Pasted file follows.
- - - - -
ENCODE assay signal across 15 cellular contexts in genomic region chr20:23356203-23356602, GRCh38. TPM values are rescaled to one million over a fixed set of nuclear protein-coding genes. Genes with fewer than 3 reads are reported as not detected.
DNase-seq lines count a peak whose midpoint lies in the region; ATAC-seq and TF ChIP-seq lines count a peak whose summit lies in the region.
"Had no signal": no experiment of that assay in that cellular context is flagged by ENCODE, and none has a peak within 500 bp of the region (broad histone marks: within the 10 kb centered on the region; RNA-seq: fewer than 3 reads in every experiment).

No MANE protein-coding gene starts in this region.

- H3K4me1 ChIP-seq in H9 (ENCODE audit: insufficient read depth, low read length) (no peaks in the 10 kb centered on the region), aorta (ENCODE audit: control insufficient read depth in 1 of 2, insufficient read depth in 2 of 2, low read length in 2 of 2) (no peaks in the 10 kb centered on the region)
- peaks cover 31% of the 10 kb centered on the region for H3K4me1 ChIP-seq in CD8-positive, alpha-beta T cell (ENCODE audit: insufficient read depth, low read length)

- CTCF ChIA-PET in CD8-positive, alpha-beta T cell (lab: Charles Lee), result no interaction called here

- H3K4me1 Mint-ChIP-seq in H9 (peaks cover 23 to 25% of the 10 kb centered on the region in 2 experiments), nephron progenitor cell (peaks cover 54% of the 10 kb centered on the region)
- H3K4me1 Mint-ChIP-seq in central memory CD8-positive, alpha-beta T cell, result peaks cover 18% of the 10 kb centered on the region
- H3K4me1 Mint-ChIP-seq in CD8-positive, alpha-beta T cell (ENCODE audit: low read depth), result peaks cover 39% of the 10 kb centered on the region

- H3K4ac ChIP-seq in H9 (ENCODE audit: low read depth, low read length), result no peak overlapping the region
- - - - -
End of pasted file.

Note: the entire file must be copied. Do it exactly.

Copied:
ENCODE assay signal across 15 cellular contexts in genomic region chr20:23356203-23356602, GRCh38. TPM values are rescaled to one million over a fixed set of nuclear protein-coding genes. Genes with fewer than 3 reads are reported as not detected.
DNase-seq lines count a peak whose midpoint lies in the region; ATAC-seq and TF ChIP-seq lines count a peak whose summit lies in the region.
"Had no signal": no experiment of that assay in that cellular context is flagged by ENCODE, and none has a peak within 500 bp of the region (broad histone marks: within the 10 kb centered on the region; RNA-seq: fewer than 3 reads in every experiment).

No MANE protein-coding gene starts in this region.

- H3K4me1 ChIP-seq in H9 (ENCODE audit: insufficient read depth, low read length) (no peaks in the 10 kb centered on the region), aorta (ENCODE audit: control insufficient read depth in 1 of 2, insufficient read depth in 2 of 2, low read length in 2 of 2) (no peaks in the 10 kb centered on the region)
- peaks cover 31% of the 10 kb centered on the region for H3K4me1 ChIP-seq in CD8-positive, alpha-beta T cell (ENCODE audit: insufficient read depth, low read length)

- CTCF ChIA-PET in CD8-positive, alpha-beta T cell (lab: Charles Lee), result no interaction called here

- H3K4me1 Mint-ChIP-seq in H9 (peaks cover 23 to 25% of the 10 kb centered on the region in 2 experiments), nephron progenitor cell (peaks cover 54% of the 10 kb centered on the region)
- H3K4me1 Mint-ChIP-seq in central memory CD8-positive, alpha-beta T cell, result peaks cover 18% of the 10 kb centered on the region
- H3K4me1 Mint-ChIP-seq in CD8-positive, alpha-beta T cell (ENCODE audit: low read depth), result peaks cover 39% of the 10 kb centered on the region

- H3K4ac ChIP-seq in H9 (ENCODE audit: low read depth, low read length), result no peak overlapping the region